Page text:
Stories of survival, struggle, and our imperative to ban nuclear weapons
The Black Mist, White Rain speaking tour Melbourne session was held on Tuesday the 5th of April. The event was coordinated by ICAN, and opened by Dr. Phoebe Wynn-Pope of the Australian Red Cross, with the Welcome to Country conducted by Vivian Malo.
“I want to keep the dream alive for a clean, safe future with no nuclear threat hanging over our heads”
This quote from Sue Coleman Haseldine, anti-nuclear activist, nuclear test survivor, and elder of the Kokatha-Mula nation, captures the overwhelming message of hope and survival carried by the speakers of the Black Mist White Rain tour.
Sue was one of three speakers taking part in the Melbourne leg of the tour. She was joined by Abacca Anjain-Madisson and Karina Lester. The speakers came from different nations, with different histories, but were brought together by their shared vision of a nuclear-free future. In every case, they shared their experiences as nuclear test survivors, along with those of their families, and their communities. The tour promised to be a great success. Already, at the time of writing, the speakers had presented to packed audiences in both Adelaide and Melbourne, and were continuing to Sydney and Brisbane.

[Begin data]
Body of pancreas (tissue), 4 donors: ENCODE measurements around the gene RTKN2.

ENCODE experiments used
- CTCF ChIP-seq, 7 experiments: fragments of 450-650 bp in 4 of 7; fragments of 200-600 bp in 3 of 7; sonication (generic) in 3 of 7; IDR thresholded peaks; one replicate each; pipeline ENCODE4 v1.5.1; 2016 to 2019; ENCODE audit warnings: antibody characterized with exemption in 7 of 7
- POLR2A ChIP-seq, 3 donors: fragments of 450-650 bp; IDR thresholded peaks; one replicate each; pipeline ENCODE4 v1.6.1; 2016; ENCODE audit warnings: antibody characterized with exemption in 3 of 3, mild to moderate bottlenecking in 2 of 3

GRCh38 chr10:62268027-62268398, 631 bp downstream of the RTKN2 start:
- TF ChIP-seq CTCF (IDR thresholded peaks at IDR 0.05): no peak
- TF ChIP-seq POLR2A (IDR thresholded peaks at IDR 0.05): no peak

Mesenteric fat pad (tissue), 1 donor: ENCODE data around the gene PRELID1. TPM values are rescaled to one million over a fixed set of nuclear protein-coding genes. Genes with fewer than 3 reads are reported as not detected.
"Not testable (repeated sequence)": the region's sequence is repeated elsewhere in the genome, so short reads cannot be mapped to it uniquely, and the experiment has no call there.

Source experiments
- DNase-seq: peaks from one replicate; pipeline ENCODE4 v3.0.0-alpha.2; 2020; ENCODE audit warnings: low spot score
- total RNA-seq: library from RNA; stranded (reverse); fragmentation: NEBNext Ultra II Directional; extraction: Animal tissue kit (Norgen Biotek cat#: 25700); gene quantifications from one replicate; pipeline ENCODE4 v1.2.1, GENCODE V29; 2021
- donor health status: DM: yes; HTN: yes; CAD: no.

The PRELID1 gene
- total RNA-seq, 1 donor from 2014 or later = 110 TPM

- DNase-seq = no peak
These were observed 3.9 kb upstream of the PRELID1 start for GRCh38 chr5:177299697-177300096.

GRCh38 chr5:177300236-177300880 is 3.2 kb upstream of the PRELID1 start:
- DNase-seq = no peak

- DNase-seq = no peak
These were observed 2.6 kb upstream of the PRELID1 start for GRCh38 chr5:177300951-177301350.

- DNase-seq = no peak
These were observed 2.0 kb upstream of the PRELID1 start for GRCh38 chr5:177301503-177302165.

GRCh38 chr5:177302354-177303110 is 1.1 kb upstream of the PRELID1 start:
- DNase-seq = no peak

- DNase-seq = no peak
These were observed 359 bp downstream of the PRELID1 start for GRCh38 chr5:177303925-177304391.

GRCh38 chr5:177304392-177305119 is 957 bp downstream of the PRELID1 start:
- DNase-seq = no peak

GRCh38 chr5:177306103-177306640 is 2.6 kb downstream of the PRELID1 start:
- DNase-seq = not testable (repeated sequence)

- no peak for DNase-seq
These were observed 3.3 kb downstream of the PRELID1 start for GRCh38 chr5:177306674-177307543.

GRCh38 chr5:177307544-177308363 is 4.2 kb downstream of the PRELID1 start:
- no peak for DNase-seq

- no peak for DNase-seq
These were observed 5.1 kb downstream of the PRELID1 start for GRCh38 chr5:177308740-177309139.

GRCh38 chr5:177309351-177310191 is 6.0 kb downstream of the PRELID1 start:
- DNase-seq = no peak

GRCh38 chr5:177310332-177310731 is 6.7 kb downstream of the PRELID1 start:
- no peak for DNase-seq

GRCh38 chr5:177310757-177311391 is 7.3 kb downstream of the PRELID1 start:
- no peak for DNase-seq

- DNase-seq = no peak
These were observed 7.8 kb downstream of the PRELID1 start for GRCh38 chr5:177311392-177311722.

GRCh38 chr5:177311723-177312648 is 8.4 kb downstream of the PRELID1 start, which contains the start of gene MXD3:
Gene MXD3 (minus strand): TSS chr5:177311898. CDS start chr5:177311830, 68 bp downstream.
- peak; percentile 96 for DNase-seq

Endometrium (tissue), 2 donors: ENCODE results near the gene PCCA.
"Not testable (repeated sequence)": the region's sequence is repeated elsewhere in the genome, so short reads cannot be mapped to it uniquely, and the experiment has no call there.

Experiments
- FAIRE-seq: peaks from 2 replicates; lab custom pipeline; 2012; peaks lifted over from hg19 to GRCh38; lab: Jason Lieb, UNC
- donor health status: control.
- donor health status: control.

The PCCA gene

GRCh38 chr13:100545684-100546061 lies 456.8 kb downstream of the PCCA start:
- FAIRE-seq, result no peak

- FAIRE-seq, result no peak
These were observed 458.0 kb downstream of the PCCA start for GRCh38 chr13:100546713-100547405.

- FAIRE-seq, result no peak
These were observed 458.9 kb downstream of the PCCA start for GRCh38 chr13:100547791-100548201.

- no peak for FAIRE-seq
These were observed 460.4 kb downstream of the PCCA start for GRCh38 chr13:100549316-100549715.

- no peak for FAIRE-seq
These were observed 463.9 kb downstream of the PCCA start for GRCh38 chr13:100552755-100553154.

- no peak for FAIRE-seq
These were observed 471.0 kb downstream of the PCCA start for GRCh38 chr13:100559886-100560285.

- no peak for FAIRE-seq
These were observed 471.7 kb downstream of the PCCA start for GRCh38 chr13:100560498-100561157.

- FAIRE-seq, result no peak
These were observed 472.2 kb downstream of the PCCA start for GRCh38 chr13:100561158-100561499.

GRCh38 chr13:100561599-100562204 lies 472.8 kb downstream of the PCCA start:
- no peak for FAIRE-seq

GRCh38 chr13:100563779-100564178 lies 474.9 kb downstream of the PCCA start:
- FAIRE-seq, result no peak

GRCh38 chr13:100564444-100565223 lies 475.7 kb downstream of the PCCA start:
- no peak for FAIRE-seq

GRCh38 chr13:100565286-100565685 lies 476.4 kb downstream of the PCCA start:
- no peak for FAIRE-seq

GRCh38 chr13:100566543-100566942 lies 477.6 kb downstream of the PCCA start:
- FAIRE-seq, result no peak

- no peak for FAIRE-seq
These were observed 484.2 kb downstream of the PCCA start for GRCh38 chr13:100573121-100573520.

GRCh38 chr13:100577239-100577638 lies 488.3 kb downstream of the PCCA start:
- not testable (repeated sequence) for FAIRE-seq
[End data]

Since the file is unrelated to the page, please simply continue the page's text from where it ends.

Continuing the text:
The ongoing relevance of the need to ban nuclear weapons was a key message of the night. Despite these bombs having been dropped half a century ago, the effects are still felt today on people’s land, their bodies, and down through the generations.
Sue is a survivor of the infamous Maralinga nuclear tests that were carried out in secret by the British military in Maralinga, South Australia. Her perspective is long: she spoke not only spoke about the past, but also about the need to work actively towards the future. Sue spoke about culture, and her work in continuing her people’s identity by educating the younger generations.
Karina Lester is a Yankunytjnatjara Ananou woman, co-manager of the Mobile Aboriginal Language Team at Adelaide University, and is the Chairperson of the Yankunytjatjara Native Title Aboriginal Corporation. She and her extended family are from Walatina in South Australia, close to the site of the “Emu field” nuclear tests.